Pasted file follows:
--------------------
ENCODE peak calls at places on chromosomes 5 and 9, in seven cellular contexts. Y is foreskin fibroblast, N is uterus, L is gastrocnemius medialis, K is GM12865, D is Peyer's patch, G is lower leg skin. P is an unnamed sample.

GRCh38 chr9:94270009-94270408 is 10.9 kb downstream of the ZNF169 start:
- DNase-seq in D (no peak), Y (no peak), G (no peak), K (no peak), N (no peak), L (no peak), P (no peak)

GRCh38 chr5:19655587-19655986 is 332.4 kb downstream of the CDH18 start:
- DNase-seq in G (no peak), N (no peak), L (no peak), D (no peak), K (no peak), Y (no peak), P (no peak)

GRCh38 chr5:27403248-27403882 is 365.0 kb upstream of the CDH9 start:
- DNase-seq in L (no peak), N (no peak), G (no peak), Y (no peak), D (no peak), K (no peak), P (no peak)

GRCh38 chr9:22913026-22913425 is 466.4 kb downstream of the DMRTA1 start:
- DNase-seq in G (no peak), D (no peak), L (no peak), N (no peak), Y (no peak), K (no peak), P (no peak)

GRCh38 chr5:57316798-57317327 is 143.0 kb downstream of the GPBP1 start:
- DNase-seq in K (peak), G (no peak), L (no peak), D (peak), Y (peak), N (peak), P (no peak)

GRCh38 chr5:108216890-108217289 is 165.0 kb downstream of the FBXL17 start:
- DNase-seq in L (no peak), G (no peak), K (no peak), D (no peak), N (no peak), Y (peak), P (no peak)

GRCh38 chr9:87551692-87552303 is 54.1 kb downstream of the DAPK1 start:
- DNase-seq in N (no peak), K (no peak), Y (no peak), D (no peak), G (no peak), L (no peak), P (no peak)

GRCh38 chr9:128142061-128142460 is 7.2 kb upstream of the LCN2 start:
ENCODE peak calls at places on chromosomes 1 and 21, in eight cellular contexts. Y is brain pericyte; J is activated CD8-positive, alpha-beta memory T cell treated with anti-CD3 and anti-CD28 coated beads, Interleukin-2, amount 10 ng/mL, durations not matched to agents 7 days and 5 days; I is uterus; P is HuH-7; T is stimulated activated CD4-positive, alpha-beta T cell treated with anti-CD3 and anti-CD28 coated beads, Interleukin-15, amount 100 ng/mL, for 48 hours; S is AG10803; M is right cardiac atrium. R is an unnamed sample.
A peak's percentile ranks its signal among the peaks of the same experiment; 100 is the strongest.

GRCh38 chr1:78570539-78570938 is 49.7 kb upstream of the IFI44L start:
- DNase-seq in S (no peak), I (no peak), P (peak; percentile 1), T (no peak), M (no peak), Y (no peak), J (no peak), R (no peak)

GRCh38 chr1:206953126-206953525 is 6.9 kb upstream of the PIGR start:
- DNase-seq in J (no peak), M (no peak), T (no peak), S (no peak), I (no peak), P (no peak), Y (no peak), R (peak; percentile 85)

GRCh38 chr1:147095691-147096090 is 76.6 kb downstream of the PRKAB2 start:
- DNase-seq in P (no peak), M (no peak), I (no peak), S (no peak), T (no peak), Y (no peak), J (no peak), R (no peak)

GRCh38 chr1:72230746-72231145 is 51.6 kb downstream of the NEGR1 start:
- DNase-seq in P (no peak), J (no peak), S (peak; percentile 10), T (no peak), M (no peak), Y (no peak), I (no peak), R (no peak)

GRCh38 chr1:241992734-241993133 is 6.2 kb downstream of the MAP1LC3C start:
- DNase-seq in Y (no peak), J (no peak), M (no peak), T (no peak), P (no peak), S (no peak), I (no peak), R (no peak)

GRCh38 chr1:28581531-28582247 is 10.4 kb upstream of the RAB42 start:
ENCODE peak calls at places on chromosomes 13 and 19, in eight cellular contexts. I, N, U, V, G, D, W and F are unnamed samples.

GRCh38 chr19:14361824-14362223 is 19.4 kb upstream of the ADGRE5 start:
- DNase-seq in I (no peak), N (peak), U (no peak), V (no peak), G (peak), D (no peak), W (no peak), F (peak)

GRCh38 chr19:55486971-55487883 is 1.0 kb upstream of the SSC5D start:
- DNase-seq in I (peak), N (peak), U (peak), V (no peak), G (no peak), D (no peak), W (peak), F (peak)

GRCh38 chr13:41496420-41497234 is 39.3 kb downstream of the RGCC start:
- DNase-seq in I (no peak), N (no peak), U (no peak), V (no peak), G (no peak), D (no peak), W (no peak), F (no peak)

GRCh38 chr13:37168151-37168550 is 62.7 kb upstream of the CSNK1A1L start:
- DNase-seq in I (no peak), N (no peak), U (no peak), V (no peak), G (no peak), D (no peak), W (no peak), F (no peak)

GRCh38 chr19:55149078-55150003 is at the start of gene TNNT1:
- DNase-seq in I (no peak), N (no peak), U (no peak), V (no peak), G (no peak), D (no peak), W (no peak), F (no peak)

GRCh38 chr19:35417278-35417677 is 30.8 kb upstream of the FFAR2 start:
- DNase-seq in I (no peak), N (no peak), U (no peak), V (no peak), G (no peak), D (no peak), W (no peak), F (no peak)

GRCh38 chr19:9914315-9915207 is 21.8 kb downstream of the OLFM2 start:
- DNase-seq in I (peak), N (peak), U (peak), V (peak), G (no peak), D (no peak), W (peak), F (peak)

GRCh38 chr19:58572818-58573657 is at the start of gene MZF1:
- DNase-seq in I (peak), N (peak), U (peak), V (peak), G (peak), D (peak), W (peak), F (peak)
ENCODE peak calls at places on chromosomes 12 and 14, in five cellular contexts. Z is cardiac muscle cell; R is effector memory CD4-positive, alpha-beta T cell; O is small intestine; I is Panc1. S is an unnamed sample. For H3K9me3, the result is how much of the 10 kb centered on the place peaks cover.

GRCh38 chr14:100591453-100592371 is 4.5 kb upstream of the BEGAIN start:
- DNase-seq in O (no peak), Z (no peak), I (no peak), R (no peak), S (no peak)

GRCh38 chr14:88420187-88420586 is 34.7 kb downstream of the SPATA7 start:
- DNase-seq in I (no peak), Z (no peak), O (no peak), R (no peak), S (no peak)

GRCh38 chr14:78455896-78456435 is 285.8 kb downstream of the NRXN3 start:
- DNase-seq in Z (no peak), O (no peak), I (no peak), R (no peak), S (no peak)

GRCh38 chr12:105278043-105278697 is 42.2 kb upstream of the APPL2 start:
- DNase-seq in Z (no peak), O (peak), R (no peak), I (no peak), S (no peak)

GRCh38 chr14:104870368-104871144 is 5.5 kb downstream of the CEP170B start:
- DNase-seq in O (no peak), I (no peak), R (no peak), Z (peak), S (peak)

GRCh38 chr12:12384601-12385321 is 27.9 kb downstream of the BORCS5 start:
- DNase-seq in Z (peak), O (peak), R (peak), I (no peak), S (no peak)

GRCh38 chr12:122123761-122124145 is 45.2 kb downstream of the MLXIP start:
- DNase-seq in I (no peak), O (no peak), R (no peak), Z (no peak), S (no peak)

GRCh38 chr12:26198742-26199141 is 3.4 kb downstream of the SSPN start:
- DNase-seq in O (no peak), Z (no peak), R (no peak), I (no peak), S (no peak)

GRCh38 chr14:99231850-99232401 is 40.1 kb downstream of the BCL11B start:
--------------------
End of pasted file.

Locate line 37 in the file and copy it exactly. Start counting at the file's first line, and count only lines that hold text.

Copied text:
GRCh38 chr13:37168151-37168550 is 62.7 kb upstream of the CSNK1A1L start: